There were several other sons of the Paddock family who served in the Civil War. Griffin’s brother Homer was practicing law when he joined the 17th Indiana Infantry. Homer later settled in Rich Hill, Missouri. Margaret Ann (Paddock) Marshall had four sons in the war, Caroline (Paddock) Overdecker’s son, Mary (Paddock) Gorton’s son and Harrier (Paddok) Brink’s three sons also served.

 

An interesting note, two of Griffin’s sisters married Gorton brothers who are descendants of Samuel Gorton, a founder of Rhode Island. Martha Paddock married Theodore Gorton and Mary Ann married Aaron T. Gorton, sons of Rufus Gorton, Sr.

 

Griffin died in October 20, 1884 and Mary died October 8, 1883 both in Dansville, Ingham County, Michigan. Place of burial is unknown at this time.

 
Griffin and Mary’s daughter Sarah, was born in White Oak Township, Ingham County, Michigan June 27, 1848. She married Newell Miller May 19, 1867 in Ingham County. Newell was a veteran of the Civil War, serving from 1861 – 1865. He enlisted in Company B, Michigan 2nd Cavalry Regiment on October 2, 1861 as a private, was promoted to Full Corporal on January 6, 1864.and promoted to Full Sergeant on June 13, 1865.He was mustered out on August 17, 1865 at Macon, Georgia. The Paddock genealogy states they moved from Michigan to Newton County, Missouri in 1881.
Eight children are recorded born to Newell and Sarah, five daughters (one died in infancy) and three sons. Sarah died January 9, 1920 and Newell died March 26, 1919. They are buried in Diamond Cemetery, Diamond, Missouri.

 

Frank, their youngest son, was born in 1883 near Pepsin, Newton County, Missouri. He married Minnie Virkler and to them were born three daughters, Alba Sara, Myrtle Virginia and Dorothy (died at a very young age.) Frank was a farmer, growing strawberries, and also served as the city marshal for Diamond. Minnie died June 21, 1964 and Frank died one month later, July 20, 1964. They are both buried at Diamond Cemetery, Diamond, Newton County, Missouri.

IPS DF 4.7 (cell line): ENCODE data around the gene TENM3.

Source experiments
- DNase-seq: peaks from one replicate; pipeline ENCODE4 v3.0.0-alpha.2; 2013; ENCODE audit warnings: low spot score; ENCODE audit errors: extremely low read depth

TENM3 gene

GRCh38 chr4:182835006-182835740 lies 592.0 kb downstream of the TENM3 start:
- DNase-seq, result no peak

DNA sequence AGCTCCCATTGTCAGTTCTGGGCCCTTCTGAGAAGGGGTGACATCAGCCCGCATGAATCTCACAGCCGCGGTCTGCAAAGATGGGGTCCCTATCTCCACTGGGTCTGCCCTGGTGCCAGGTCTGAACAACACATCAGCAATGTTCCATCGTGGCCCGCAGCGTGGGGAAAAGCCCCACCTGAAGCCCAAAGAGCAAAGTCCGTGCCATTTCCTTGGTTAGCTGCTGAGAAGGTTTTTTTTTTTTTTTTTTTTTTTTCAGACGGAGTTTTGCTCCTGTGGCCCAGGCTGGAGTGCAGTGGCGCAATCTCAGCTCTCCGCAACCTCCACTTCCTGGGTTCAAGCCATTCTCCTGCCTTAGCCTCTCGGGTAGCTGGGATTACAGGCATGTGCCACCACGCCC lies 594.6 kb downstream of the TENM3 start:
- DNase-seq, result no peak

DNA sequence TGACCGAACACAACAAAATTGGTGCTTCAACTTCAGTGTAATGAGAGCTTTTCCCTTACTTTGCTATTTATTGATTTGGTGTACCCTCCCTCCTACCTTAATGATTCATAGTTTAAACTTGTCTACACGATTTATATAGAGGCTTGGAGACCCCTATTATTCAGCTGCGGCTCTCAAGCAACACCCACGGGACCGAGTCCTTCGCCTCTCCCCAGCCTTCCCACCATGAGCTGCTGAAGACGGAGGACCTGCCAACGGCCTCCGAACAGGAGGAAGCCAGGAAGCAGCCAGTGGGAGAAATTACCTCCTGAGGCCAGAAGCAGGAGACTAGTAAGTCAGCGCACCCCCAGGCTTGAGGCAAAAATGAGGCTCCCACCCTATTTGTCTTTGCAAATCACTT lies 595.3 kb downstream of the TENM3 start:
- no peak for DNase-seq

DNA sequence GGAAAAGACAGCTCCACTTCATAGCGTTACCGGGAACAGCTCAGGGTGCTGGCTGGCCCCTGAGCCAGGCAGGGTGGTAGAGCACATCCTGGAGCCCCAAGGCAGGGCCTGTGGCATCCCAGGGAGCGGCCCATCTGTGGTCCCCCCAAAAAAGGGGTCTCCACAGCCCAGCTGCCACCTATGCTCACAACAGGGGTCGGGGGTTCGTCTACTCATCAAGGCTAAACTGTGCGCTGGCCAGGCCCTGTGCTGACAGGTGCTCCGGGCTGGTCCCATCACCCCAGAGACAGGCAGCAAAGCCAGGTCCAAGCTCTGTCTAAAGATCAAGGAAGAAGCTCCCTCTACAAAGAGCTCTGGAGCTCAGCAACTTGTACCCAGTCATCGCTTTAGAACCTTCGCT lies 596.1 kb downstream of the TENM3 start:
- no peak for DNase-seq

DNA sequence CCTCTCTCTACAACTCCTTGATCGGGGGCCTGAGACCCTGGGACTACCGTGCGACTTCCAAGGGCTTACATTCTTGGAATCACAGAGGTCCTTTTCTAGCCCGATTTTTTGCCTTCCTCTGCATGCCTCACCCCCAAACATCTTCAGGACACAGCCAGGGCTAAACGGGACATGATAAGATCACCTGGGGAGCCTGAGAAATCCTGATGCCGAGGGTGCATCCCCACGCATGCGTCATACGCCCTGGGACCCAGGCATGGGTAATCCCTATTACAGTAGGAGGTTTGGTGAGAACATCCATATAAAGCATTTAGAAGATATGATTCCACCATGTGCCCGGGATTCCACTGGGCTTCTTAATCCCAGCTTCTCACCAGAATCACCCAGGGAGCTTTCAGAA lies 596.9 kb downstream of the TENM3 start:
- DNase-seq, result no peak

Their daughter Alba, (Doyle’s mother) was born September 16, 1908. She married Lyle Luther Davidson December 24, 1927 in Labette County, Kansas. Lyle was the son of Luther and Georgia Anna (Long) Davidson, born December 16, 1907 west of Sarcoxie, Jasper County, Missouri. To them were born four children, Dorothy Eileen, Doyle Eugene, Betty Joyce and Glenda Kaye. Lyle died February 28, 1996 and Alba died January 4, 1998. They are buried in Sarcoxie Cemetery, Jasper County, Missouri. Further information can be found here.

 

 

Compiled by Kathryn Currier

 

Sources: Ancestry.com; Malloy Miller research; The Paddock Genealogy: Descendants of Robert Paddock, of Plymouth Colony, Blacksmith and Constable 1646 (Curfman 1977); Livingston County Daily Press (1916); Portrait and Biographical Album of Gratiot County, MI (Chapman Bros).; Davidson Family History by Neva (Davidson) Dodson; Water of Life Ministries.

 

kc 6/18/2019